We're proud to have consulted on two of the projects honored by the 2021 awards: 80 Atlantic Ave. and Seneca College Centre for Innovation, Technology, & Entrepreneurship (CITE). Congratulations to the clients and all parties involved in the creation of these projects - it was a privilege to be part of such innovative teams.
For further details on these projects and a complete list of award winners, click here.
Architect // BDP Quadrangle
Developer // Hullmark
S+A // Mechanical, Electrical, and Security
80 Atlantic is Toronto’s first heavy timber construction building in a generation. The five-storey office building is located in the heart of Liberty Village and includes ground-level retail and two levels of below-grade parking. It features unique glazing that showcases views of an adjacent communal space and sister building, with an overall typology that is both sustainable and aesthetic.
With creativity at the forefront of this design, Smith + Andersen's mechanical and electrical concepts use innovative solutions to address the complex challenges posed by the timber frame. Dedicated gas-fired DX rooftop units were implemented to maintain ambient conditions on each floor, accommodating not only the wood structure but also increasing occupant comfort. Collaborative efforts from electrical services and wood frame suppliers led to the creation of an underfloor raceway system that conceals conduits to maintain clean architectural elements. From beginning to end, the goal of this project was to create a new standard of development – integrating natural and high performance materials.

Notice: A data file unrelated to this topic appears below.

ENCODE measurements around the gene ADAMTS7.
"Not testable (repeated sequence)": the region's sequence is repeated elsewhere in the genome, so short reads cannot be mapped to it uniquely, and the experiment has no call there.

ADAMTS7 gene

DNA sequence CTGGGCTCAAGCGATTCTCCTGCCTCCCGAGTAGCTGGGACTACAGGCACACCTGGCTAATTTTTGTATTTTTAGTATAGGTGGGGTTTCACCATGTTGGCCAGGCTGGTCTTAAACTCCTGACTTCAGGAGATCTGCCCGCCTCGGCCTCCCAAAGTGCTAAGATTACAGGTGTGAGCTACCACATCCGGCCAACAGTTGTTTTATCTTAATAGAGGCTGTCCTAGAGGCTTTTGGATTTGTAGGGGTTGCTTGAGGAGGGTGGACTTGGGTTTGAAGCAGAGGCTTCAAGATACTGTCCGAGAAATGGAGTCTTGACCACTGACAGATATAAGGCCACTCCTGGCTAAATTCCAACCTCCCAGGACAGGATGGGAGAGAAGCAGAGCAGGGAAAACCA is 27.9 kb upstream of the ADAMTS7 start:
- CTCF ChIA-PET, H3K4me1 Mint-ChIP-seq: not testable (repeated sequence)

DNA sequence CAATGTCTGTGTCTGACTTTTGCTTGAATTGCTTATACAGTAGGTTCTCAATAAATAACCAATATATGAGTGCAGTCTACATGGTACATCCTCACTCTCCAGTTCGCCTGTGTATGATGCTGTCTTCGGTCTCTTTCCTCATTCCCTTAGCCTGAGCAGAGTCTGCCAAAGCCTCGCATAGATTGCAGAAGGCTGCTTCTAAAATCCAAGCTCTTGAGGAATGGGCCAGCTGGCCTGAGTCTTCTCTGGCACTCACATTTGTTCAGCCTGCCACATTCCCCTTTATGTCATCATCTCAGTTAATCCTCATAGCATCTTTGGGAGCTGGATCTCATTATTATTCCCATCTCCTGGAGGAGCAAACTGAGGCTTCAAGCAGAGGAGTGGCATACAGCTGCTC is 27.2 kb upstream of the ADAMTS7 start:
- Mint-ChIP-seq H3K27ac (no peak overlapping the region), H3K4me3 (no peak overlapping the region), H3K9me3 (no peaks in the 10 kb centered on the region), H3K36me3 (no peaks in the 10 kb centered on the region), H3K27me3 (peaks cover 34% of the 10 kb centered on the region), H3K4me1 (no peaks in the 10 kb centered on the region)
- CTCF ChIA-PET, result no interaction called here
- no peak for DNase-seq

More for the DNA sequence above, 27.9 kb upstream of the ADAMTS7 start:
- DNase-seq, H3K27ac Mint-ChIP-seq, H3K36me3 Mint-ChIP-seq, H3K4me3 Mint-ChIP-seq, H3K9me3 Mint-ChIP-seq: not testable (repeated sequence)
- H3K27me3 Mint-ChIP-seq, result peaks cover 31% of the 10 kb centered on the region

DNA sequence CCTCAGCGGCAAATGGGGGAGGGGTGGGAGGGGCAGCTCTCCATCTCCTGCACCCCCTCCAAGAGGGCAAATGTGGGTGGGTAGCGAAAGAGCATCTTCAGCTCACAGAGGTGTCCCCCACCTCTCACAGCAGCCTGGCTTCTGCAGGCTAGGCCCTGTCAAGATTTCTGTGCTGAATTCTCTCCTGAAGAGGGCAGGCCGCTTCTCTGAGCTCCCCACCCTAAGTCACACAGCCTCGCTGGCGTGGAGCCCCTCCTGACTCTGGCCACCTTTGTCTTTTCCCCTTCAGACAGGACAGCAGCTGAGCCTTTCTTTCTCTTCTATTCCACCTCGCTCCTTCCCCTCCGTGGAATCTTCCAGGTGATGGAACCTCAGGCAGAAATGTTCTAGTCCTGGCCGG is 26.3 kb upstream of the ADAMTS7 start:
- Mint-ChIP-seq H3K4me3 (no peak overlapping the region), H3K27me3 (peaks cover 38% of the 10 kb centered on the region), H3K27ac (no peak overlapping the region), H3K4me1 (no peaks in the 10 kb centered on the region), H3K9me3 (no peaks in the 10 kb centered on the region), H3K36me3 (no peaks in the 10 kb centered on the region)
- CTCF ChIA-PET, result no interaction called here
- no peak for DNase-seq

Architect // Perkins&Will
S+A // Mechanical, Electrical, Lighting, Communications, Security, Audio-Visual, and Sustainability (Footprint)
Seneca College’s CITE is a central learning hub designed with an intentionality to create a space informed by the local community and its needs. The project is Seneca’s biggest construction project yet and involved extensive collaboration from numerous stakeholders, including the college’s executive leadership, The Aboriginal College Council, designers, and construction team members. Throughout the design process, a series of elements were created to tell Indigenous stories within the framework. Components like 13 large columns that reflect Ojibwe, Cree, and Mohawk lunar cycles bring this vision to life.
True to Indigenous values, the design of this building prioritized sustainability and energy efficiency, with energy modelling conducted at each phase of the project. This resulted in LEED Gold certification as well as the reduction of both greenhouse gas emissions and utility costs. The lighting design complements the architecture of the five-storey atrium and features integral shading components on the exterior of the building. From the centre’s classrooms to its offices and laboratories, this project embeds Canadian values and history throughout its design.